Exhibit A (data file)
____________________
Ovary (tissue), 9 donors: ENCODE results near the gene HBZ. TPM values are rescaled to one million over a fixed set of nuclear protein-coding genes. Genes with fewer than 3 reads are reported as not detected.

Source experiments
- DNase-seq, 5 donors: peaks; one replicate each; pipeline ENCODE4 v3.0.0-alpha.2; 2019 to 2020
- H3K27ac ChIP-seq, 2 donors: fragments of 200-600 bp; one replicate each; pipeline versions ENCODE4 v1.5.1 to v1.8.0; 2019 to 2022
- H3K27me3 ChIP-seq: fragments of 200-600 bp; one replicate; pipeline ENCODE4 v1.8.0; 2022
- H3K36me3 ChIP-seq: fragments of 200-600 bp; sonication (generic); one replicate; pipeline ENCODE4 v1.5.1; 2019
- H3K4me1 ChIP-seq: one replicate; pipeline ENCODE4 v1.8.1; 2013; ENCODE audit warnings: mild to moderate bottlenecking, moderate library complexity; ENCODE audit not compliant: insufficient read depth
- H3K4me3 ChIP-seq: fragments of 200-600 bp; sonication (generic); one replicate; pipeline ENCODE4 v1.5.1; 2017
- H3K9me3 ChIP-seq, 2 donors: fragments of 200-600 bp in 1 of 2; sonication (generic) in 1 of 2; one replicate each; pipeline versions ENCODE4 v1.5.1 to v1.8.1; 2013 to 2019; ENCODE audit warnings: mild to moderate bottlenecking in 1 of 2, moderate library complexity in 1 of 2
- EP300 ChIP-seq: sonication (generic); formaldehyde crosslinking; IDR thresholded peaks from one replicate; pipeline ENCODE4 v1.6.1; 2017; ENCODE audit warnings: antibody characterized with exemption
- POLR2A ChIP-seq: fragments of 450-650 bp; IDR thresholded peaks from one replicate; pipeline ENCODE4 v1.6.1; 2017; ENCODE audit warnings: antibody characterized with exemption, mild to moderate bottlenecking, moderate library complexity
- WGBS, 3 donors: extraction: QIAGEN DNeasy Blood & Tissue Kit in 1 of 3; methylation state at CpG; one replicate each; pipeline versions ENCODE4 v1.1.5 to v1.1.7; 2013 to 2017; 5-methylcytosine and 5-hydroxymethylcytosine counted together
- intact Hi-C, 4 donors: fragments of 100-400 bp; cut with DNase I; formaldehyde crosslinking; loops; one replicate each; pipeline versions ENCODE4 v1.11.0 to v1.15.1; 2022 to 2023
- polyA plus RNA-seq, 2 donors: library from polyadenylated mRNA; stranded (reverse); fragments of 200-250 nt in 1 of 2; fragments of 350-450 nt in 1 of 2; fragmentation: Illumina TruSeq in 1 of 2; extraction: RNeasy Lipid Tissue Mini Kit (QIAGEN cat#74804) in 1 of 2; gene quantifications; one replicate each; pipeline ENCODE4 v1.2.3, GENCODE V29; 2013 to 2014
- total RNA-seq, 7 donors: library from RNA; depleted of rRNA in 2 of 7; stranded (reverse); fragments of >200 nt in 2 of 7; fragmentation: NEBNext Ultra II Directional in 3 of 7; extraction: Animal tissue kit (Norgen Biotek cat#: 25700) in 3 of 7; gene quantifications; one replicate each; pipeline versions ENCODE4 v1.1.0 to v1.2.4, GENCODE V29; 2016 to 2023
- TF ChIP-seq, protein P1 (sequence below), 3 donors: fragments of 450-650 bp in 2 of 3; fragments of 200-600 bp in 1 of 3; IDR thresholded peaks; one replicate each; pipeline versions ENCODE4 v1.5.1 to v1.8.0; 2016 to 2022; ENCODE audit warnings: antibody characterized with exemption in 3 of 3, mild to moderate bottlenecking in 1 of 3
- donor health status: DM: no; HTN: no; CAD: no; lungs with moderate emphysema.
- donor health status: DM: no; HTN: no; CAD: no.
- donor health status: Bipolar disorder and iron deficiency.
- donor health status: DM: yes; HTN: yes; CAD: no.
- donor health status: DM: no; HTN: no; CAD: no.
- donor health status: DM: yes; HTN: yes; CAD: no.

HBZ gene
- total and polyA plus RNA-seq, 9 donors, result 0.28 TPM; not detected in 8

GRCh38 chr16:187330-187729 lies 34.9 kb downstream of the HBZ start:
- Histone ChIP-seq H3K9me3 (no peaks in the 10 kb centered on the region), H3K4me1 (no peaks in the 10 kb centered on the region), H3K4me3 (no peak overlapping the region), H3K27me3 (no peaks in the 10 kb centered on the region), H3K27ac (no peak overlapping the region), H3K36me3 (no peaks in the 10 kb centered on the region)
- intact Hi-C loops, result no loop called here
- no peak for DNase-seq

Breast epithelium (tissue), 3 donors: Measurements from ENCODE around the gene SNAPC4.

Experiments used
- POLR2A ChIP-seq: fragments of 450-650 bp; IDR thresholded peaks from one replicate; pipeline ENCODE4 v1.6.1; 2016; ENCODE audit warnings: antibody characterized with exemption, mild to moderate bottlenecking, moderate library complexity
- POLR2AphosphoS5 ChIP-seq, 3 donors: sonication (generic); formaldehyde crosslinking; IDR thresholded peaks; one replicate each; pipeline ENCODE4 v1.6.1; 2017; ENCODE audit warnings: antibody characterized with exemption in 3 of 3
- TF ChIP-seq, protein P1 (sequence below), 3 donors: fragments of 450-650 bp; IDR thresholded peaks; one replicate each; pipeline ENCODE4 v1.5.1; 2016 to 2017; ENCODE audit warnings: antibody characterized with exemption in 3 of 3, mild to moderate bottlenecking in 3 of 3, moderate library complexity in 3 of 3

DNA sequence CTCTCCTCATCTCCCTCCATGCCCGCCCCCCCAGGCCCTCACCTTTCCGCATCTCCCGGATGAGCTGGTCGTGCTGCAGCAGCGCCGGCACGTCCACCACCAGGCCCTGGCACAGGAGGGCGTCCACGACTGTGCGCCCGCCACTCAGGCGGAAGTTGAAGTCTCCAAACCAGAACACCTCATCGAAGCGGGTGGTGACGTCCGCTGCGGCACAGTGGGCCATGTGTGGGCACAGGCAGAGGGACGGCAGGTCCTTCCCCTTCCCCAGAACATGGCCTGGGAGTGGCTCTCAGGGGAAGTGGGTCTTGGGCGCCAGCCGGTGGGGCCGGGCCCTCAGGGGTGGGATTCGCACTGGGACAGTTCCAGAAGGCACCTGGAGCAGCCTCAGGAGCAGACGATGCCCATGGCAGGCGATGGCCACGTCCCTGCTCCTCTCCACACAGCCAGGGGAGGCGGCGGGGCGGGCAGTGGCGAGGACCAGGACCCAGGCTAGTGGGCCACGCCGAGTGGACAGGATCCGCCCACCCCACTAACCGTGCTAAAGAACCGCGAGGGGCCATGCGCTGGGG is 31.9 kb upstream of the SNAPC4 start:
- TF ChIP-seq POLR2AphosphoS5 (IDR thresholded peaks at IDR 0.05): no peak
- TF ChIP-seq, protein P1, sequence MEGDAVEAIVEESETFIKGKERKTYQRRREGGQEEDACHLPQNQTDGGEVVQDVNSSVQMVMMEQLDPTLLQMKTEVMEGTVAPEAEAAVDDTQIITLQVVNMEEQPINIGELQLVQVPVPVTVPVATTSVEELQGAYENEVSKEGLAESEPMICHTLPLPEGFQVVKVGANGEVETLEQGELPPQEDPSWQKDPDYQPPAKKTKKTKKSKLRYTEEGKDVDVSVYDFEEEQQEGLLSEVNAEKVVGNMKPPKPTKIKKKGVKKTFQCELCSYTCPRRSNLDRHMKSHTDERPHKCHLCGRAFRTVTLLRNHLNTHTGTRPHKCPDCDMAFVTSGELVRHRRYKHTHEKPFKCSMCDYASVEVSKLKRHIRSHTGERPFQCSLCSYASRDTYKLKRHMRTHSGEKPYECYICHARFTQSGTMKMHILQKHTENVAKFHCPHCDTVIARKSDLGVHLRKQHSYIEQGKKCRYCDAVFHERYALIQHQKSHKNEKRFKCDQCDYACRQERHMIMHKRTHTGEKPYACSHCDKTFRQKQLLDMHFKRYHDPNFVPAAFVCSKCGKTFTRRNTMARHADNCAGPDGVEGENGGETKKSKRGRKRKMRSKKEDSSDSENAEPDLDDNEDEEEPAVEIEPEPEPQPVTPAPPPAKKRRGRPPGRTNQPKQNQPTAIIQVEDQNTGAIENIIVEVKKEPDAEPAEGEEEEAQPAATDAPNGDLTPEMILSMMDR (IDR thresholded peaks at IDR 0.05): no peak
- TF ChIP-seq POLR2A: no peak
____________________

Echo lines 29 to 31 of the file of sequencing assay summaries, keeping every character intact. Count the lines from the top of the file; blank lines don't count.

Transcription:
Breast epithelium (tissue), 3 donors: Measurements from ENCODE around the gene SNAPC4.

Experiments used
- POLR2A ChIP-seq: fragments of 450-650 bp; IDR thresholded peaks from one replicate; pipeline ENCODE4 v1.6.1; 2016; ENCODE audit warnings: antibody characterized with exemption, mild to moderate bottlenecking, moderate library complexity